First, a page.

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Wednesday

Victor Kossakovsky's "Wednesday" is an ambitious documentary in which he tracks down every citizen of St. Petersburg who was born the same day he was. Pic provides an illuminating insight into the lives of "ordinary" 35-year-old Russians. Jane Balfour Films should have no trouble slotting this into quality TV networks everywhere. Kossakovsky was born in what was then Leningrad on Wednesday, July 19, 1961, at the height of the Cold War. In present-day St. Petersburg (the alteration to the city's name alone is a reminder of the momentous changes that have taken place), the filmmaker set about obsessively tracking down everyone born in the city that day --- 51 females, 50 males. Of these 101 people, several have died (two of them in the war in Afghanistan), several more have emigrated, and others have moved to other cities in Russia. But, during 1995, the tenacious Kossakovsky managed to film all the remaining residents --- 70 of them.

The material is assembled in no special order. Kossakovsky simply films people on the streets, at work or at home. Some talk freely to him, while others are shy and clam up. One woman throws helmer and his film crew out of her apartment. There’s a police officer and a convict, a wealthy-looking businessman (planning to renovate an old boat into a tourist vessel) and an impoverished drunk. There’s a teacher, a builder, a driver, a magistrate, a masseuse, a victim of police brutality. There’s a new mother, thrilled with her baby boy. Religious and political leanings run the gamut. Most of the interviewees seem surprisingly contented: “Life is good” is a recurring comment.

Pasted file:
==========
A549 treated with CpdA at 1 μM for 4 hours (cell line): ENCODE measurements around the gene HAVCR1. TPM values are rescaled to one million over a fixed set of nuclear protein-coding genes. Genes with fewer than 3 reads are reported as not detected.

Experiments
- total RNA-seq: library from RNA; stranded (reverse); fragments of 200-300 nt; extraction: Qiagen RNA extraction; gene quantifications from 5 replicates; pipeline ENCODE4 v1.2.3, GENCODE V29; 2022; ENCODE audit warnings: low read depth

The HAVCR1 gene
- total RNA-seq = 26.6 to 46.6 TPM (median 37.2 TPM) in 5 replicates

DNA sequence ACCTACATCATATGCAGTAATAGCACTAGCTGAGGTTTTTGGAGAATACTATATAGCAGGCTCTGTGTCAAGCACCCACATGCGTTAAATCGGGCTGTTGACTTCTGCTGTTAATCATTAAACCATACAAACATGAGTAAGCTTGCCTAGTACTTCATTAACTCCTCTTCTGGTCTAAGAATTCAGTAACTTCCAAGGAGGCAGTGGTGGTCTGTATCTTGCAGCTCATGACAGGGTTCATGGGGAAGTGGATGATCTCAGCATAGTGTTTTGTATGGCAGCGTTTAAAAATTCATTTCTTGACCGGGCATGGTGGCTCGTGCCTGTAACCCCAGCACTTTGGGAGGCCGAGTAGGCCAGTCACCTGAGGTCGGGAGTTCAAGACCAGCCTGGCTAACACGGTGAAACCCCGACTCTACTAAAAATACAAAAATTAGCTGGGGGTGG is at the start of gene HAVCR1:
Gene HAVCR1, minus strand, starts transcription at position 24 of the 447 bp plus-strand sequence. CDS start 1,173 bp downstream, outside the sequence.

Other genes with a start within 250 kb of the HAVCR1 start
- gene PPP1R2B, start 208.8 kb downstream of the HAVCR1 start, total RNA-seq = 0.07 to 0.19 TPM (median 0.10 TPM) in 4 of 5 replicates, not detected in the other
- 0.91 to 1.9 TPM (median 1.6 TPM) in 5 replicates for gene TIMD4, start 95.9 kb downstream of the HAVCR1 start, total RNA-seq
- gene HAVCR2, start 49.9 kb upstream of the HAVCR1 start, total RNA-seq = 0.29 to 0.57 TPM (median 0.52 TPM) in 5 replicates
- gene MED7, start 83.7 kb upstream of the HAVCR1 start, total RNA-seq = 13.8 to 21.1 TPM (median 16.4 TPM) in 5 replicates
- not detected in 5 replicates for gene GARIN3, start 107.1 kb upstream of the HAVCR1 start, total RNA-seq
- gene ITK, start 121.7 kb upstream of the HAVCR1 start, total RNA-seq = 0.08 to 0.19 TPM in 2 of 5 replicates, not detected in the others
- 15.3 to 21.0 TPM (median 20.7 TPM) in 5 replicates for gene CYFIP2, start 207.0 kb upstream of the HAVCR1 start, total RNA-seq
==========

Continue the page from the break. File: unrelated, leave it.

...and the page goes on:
The one character to whom Kossakovsky keeps returning is a grossly overweight pregnant woman who shares a tiny apartment with her artist husband and a large dog. She awaits the birth of her first child anxiously because she’s clearly not in good health (she had a drug problem that seems to have been cured) and because hospital beds are not always available. The film ends as she triumphantly gives birth to a sickly, but living, baby girl.

“Wednesday” is best compared to documentaries like Michael Apted’s “7 Up” series, which explores the lives of ordinary people.

Technical credits are fine given the on-the-run nature of the filmmaking.

Wednesday

Russian - German - British - Finnish

Production: A Roskomkino (Moscow)/Docstudios (St. Petersburg)/Viola Stephan Filmproduktion (Berlin)/ZDF-Arte (Mainz)/BBC (London)/Ylesradio (Helsinki) co-production. (International sales: Jane Balfour Films, London.) Produced by Viola Stephan. Co-producers, Anne Even, Nicholas Fraser, Reijo Nikkilda. Directed, written, edited by Victor Kossakovsky.

Crew: Camera, Kossakovsky; music, Alexander Popov; sound, Leonid Lerner; associate producer, Jane Balfour. Reviewed at Berlin Film Festival (Panorama), Feb. 19, 1997. Running time: 93 MIN.

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